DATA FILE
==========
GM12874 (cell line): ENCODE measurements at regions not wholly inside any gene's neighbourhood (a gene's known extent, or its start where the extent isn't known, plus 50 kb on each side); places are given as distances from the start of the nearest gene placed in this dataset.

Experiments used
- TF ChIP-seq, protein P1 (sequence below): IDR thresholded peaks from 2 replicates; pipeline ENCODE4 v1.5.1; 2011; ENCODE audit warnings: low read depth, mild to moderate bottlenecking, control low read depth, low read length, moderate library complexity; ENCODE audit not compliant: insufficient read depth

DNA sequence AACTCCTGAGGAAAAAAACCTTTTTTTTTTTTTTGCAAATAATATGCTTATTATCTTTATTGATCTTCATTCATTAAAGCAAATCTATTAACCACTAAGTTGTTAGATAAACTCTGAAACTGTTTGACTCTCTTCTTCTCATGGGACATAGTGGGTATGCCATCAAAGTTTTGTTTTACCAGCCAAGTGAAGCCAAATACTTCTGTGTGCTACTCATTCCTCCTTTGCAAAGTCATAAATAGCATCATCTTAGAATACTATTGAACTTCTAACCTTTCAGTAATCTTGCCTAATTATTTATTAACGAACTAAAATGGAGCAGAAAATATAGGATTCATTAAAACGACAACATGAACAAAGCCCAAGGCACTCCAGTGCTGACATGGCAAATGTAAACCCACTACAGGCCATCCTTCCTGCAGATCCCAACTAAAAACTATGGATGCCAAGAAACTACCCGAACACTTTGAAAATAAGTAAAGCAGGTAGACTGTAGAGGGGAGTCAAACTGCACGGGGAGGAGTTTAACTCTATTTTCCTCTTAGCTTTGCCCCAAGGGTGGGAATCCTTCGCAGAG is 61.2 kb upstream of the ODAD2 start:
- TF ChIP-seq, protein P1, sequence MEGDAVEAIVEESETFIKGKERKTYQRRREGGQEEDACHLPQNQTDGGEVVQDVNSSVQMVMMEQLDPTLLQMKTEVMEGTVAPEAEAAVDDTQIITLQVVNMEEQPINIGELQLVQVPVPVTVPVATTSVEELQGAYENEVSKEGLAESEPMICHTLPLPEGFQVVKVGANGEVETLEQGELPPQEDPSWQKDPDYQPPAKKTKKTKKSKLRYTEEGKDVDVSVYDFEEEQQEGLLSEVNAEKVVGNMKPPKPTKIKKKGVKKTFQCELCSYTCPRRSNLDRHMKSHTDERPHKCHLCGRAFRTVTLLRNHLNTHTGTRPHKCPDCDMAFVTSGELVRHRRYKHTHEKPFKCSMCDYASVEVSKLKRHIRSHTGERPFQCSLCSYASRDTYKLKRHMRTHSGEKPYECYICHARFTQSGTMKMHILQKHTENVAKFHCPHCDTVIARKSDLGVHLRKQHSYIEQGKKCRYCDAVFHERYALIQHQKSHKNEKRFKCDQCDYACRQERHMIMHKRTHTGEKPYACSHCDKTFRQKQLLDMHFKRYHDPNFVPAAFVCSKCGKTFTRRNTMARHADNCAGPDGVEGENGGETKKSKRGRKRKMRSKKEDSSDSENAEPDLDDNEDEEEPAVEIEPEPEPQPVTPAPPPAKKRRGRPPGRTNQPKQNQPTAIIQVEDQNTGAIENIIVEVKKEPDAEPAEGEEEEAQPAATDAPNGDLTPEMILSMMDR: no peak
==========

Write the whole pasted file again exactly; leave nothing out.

GM12874 (cell line): ENCODE measurements at regions not wholly inside any gene's neighbourhood (a gene's known extent, or its start where the extent isn't known, plus 50 kb on each side); places are given as distances from the start of the nearest gene placed in this dataset.

Experiments used
- TF ChIP-seq, protein P1 (sequence below): IDR thresholded peaks from 2 replicates; pipeline ENCODE4 v1.5.1; 2011; ENCODE audit warnings: low read depth, mild to moderate bottlenecking, control low read depth, low read length, moderate library complexity; ENCODE audit not compliant: insufficient read depth

DNA sequence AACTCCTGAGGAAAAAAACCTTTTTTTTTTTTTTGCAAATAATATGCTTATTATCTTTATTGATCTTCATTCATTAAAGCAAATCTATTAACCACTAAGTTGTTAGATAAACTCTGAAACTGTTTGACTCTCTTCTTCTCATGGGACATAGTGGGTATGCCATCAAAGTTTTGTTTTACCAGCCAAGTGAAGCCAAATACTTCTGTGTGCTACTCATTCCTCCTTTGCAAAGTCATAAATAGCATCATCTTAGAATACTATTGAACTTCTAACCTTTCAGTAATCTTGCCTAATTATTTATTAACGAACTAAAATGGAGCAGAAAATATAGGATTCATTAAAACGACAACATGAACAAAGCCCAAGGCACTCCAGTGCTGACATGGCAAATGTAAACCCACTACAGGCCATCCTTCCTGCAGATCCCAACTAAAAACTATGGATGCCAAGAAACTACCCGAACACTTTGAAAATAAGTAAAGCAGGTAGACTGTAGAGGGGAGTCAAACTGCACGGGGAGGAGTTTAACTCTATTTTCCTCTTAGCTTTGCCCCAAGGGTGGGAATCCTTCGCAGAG is 61.2 kb upstream of the ODAD2 start:
- TF ChIP-seq, protein P1, sequence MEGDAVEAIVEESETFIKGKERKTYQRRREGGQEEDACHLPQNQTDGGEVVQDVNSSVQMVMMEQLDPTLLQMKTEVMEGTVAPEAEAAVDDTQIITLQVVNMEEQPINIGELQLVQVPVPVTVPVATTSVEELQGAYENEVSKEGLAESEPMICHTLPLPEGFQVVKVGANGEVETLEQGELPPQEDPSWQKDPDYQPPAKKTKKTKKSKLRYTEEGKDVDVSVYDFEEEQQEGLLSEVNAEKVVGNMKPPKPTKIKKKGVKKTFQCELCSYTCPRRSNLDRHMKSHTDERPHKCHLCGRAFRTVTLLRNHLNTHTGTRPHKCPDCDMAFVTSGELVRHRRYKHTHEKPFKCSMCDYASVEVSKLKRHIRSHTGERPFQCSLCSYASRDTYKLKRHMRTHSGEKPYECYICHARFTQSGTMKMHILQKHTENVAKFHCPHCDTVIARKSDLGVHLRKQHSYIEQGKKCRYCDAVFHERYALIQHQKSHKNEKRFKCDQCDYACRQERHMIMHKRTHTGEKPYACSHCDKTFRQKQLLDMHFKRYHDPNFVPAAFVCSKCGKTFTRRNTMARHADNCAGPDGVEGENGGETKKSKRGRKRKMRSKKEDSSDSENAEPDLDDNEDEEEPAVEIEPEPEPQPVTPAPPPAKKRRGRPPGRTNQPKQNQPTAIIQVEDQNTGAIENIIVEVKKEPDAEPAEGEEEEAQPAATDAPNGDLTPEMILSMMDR: no peak